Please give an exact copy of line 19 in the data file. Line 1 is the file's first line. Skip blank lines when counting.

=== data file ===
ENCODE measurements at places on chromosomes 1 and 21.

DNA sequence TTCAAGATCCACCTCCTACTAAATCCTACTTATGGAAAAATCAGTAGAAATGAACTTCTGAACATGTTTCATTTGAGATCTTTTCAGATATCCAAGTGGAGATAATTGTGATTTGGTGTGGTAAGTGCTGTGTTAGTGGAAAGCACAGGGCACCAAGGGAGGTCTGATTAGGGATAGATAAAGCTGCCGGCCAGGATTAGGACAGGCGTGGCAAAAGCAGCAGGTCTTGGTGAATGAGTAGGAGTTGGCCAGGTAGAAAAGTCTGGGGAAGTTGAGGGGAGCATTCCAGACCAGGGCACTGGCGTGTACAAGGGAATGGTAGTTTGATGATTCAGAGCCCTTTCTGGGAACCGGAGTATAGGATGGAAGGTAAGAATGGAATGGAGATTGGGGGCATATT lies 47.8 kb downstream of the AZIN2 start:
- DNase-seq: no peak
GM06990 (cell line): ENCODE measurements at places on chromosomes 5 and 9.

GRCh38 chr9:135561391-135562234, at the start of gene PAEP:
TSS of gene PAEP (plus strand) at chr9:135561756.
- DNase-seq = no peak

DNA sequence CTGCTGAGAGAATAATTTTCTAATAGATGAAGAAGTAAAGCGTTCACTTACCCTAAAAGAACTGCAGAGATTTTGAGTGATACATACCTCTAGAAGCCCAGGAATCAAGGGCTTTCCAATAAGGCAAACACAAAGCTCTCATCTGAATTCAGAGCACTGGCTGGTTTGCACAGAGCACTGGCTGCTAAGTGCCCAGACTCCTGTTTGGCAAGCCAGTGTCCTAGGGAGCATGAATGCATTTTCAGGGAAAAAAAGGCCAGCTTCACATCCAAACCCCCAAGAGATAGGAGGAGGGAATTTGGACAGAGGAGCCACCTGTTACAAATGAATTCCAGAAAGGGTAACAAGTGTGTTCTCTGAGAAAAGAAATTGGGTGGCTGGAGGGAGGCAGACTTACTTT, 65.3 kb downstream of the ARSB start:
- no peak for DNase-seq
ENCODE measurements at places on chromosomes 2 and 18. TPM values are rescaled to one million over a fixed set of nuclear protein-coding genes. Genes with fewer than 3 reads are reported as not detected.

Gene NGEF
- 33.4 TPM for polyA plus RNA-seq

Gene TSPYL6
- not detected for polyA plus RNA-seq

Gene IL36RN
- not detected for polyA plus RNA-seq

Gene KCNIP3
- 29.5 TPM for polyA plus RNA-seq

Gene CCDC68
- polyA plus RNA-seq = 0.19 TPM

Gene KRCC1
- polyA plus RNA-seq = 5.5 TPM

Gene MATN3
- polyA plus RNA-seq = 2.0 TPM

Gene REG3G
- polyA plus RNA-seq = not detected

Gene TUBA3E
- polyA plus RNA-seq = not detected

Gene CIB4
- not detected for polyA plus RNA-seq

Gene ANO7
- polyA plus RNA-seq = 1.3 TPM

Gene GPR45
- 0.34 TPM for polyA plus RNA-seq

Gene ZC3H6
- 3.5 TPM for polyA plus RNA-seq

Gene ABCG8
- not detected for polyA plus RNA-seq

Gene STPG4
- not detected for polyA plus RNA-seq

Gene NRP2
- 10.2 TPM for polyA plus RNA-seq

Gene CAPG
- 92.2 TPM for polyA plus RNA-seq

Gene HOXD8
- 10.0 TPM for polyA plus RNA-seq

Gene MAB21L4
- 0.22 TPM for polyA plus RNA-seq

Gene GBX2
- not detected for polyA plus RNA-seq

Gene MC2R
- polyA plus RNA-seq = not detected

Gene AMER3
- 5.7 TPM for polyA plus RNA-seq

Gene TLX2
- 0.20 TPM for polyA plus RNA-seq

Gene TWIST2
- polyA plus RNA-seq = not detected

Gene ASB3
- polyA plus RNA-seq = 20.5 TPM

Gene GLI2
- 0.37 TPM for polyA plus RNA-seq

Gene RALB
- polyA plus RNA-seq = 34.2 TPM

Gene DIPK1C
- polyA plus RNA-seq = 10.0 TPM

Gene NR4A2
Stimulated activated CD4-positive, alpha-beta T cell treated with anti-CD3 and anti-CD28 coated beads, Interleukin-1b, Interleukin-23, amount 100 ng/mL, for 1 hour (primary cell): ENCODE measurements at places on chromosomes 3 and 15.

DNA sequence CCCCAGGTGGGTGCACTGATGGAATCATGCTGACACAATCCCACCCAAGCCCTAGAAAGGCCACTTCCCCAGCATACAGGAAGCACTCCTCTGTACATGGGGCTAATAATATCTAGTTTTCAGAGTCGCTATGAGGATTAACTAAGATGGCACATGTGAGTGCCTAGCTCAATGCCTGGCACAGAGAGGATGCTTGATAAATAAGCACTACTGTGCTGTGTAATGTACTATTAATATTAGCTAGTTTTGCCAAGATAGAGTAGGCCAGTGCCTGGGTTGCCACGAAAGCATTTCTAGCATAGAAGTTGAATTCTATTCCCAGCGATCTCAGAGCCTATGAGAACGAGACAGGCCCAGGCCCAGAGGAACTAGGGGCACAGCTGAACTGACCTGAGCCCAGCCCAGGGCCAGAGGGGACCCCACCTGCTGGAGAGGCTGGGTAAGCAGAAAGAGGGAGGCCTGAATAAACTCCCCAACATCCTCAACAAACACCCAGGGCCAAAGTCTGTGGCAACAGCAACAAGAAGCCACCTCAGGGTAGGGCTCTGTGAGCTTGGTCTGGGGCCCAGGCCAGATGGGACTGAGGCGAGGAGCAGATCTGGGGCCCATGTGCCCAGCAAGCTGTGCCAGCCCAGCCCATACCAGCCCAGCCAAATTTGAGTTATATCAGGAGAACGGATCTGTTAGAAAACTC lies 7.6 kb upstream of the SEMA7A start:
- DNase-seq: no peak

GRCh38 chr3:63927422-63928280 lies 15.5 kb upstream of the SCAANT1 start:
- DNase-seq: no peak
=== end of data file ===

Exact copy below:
Gene CCDC68